After I left Google I did a one year full time diploma at the Inchbald School of Design, whose qualifications are accredited by the University of Wales. At the same time I set up Medlar & Cob LLP. When I finished the course, I got my website up and running to showcase my portfolio and did some work for a landscape architect firm for six months.
Since then I’ve been building up my own portfolio and taking on work through personal recommendations and referrals. I have been getting work in quicker than I expected to and it hasn’t really been a struggle so far. Running my own business has been great fun and I’ve had to learn how to do a host of new things. My plan for the future is to have a successful business that I enjoy, which means working on interesting projects and making enough money to feed the kids!
mtl: Tell us about your working week?
Nigel: I’m based in a great studio in Woolwich, which overlooks the Thames Barrier. It’s part of what is to become the largest single site of affordable space for artists and designers in Europe and there is a great atmosphere. When I’m there I do the designing, and administrative stuff such as work on my website and PR. At other times I am on site planting or checking on the progress of builds.
In the winter I tend to be more inside than outside and in the summer it’s the reverse. I subcontract the heavy duty landscaping work, but like to do the planting myself. My days are very varied and a mix of intellectual (thinking about the plants themselves), creative (doing the design work) and practical (actually out on the site). At the moment my typical job would be re-designing a London garden in e.g. Wimbledon, Twickenham or Greenwich.
mtl: What have been the highs and lows so far, do you miss anything about law and do you have any advice for our readers?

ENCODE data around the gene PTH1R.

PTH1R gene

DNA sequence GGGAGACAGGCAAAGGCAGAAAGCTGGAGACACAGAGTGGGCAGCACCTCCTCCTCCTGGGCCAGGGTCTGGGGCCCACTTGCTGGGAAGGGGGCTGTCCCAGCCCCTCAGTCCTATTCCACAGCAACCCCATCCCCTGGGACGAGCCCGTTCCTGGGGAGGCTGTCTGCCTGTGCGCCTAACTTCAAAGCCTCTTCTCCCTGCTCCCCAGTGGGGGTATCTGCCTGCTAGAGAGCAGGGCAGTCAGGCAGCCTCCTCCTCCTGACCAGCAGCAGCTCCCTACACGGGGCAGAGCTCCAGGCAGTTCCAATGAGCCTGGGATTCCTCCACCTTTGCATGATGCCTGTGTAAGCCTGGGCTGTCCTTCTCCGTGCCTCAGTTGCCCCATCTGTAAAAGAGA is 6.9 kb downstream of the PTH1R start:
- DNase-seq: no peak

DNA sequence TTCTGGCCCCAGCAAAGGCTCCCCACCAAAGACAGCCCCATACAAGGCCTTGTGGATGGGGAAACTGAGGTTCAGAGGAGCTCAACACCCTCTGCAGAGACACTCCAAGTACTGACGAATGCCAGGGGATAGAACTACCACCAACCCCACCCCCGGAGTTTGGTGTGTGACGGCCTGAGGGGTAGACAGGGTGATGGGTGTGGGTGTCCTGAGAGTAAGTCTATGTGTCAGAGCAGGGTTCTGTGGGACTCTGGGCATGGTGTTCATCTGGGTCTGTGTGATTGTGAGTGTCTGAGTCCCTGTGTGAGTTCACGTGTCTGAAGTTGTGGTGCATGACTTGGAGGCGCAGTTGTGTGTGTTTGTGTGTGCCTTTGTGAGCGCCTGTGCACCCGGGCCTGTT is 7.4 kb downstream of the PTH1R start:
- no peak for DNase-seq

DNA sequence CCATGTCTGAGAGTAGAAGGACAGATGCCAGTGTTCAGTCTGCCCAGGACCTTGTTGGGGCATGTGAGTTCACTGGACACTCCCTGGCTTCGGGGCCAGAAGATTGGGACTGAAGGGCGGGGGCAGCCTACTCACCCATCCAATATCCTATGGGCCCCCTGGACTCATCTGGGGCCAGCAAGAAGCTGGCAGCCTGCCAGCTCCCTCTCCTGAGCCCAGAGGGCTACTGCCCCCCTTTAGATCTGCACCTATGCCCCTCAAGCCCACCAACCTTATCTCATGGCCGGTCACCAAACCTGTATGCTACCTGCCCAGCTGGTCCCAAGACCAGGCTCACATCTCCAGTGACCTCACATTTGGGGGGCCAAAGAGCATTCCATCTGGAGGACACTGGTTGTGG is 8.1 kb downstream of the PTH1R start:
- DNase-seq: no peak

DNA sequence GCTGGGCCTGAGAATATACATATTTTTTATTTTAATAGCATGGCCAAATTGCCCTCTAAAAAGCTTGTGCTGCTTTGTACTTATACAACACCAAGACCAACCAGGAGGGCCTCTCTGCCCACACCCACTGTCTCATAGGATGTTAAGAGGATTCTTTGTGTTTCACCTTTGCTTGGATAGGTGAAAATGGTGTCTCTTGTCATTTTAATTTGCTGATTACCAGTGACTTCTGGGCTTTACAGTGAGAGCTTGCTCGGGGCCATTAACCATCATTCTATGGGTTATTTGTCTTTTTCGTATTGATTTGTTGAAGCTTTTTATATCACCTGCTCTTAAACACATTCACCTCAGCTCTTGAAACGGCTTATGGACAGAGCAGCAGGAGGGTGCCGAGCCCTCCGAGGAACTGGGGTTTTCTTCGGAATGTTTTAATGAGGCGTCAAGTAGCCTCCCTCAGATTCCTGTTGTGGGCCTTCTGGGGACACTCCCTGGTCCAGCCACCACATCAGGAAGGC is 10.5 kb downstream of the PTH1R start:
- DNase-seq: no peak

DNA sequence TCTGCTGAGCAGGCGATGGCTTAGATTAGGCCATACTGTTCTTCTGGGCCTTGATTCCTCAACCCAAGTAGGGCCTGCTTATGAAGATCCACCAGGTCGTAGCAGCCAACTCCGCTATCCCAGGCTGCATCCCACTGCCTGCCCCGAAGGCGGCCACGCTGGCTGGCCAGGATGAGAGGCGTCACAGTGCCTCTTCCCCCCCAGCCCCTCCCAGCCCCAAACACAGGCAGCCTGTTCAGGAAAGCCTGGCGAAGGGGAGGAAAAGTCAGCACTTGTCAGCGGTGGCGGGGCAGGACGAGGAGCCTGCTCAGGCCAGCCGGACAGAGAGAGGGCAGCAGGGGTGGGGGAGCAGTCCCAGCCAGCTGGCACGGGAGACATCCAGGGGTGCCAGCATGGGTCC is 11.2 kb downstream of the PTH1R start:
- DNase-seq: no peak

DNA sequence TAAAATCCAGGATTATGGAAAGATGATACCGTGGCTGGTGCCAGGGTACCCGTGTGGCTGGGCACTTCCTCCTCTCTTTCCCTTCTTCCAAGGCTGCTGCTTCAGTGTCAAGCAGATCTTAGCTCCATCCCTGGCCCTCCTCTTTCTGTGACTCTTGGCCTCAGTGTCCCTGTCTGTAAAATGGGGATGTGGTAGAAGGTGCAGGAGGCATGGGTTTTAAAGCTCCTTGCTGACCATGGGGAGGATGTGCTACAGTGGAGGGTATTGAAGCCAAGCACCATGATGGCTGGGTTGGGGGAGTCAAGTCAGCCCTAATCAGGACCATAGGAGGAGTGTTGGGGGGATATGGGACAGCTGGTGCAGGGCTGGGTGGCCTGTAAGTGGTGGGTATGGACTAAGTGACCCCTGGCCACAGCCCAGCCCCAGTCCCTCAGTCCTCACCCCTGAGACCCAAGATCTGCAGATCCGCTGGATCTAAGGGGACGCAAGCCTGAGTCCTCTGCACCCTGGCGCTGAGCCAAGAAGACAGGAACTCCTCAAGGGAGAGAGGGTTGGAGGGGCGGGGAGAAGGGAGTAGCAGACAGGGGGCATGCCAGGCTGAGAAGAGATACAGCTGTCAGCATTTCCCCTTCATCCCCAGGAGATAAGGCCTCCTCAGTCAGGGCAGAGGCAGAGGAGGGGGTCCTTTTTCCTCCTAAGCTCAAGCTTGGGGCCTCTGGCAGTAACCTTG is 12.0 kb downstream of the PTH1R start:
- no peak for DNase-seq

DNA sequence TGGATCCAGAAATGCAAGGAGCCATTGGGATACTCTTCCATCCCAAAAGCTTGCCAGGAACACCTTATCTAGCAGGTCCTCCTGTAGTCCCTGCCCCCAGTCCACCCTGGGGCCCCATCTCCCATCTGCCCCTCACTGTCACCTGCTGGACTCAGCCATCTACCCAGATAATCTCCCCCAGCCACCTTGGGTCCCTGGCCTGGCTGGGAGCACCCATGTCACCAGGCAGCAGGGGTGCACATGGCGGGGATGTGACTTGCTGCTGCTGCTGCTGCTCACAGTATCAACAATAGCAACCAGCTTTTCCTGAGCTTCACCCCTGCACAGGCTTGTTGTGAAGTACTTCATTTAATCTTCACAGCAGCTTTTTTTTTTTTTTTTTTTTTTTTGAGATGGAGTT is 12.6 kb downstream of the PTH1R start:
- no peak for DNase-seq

Nigel: My most memorable moments so far have been working on the show gardens at the Chelsea Flower Show for the last two years. The downside of what I do is the worry that the phone will stop ringing. I’ve always worked in places where the work just comes and there is more work to do than time to do it in. If it’s your own business you start to get worried about the work stopping rather than how much of it you are doing.
The main thing that I miss about my legal career is the Friday night meatball pizza that Google used to order in!
My advice to readers is don’t underestimate law as a profession. You should never be out of work as a good lawyer, which is worth a lot. It’s a respectable and impressive profession, where outsiders generally assume that you have some talent. I also found working in-house that people were very appreciative of the lawyers’ input and it was good to feel helpful.
Everyone gets fed up in their jobs and if you do, weigh up your options carefully and don’t jump ship straight away as the grass isn’t always greener. If you do jump, then don’t be afraid to sell as it often doesn’t come naturally to lawyers to sell their services. I was lucky that I was already confident on the business side because of my experience at Google.
mtl: Finally, why did you call your business Medlar & Cob?
Nigel: I wanted a name that felt traditional. A Medlar is an ancient fruit tree mentioned by Chaucer and Shakespeare among others. A Cob is an ancient nut tree which was very common in England before nuts started to be imported from abroad. So, Fruit & Nut - which just happens to be my dad's favourite chocolate.
mtl: Thank you Nigel and good luck with your business.
You can see Nigel's website here.
Training contract, Berwin Leighton
Commercial litigation and IP assistant
In-house at AltaVista
Head of Legal, Google Europe, Middle East & Africa
Diploma in Garden Design, Inchbald School of Design
Set up Medlar & Cob LLP